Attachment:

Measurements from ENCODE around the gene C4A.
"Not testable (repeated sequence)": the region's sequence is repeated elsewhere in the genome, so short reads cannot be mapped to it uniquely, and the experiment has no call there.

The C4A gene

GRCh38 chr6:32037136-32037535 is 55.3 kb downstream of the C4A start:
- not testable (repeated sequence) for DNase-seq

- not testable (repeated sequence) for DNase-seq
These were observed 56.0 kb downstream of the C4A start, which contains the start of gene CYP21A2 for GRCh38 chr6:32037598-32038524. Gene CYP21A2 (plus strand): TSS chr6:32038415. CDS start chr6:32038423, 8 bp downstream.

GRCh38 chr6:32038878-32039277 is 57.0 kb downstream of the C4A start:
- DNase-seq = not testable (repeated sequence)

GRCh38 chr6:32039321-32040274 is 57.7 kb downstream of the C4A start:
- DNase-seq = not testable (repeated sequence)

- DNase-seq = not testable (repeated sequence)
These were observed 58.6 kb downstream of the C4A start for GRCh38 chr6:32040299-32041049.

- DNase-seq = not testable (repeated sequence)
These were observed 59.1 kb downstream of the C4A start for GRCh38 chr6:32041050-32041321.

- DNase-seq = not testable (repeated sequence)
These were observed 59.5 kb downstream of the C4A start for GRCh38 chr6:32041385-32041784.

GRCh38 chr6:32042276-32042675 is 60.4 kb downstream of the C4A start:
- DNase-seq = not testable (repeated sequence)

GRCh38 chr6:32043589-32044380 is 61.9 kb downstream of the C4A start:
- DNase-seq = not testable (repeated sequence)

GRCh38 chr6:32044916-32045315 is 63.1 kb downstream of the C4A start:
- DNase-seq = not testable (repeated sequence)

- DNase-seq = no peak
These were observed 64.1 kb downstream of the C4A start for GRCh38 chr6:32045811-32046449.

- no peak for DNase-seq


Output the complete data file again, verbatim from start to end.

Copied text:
Measurements from ENCODE around the gene C4A.
"Not testable (repeated sequence)": the region's sequence is repeated elsewhere in the genome, so short reads cannot be mapped to it uniquely, and the experiment has no call there.

The C4A gene

GRCh38 chr6:32037136-32037535 is 55.3 kb downstream of the C4A start:
- not testable (repeated sequence) for DNase-seq

- not testable (repeated sequence) for DNase-seq
These were observed 56.0 kb downstream of the C4A start, which contains the start of gene CYP21A2 for GRCh38 chr6:32037598-32038524. Gene CYP21A2 (plus strand): TSS chr6:32038415. CDS start chr6:32038423, 8 bp downstream.

GRCh38 chr6:32038878-32039277 is 57.0 kb downstream of the C4A start:
- DNase-seq = not testable (repeated sequence)

GRCh38 chr6:32039321-32040274 is 57.7 kb downstream of the C4A start:
- DNase-seq = not testable (repeated sequence)

- DNase-seq = not testable (repeated sequence)
These were observed 58.6 kb downstream of the C4A start for GRCh38 chr6:32040299-32041049.

- DNase-seq = not testable (repeated sequence)
These were observed 59.1 kb downstream of the C4A start for GRCh38 chr6:32041050-32041321.

- DNase-seq = not testable (repeated sequence)
These were observed 59.5 kb downstream of the C4A start for GRCh38 chr6:32041385-32041784.

GRCh38 chr6:32042276-32042675 is 60.4 kb downstream of the C4A start:
- DNase-seq = not testable (repeated sequence)

GRCh38 chr6:32043589-32044380 is 61.9 kb downstream of the C4A start:
- DNase-seq = not testable (repeated sequence)

GRCh38 chr6:32044916-32045315 is 63.1 kb downstream of the C4A start:
- DNase-seq = not testable (repeated sequence)

- DNase-seq = no peak
These were observed 64.1 kb downstream of the C4A start for GRCh38 chr6:32045811-32046449.

- no peak for DNase-seq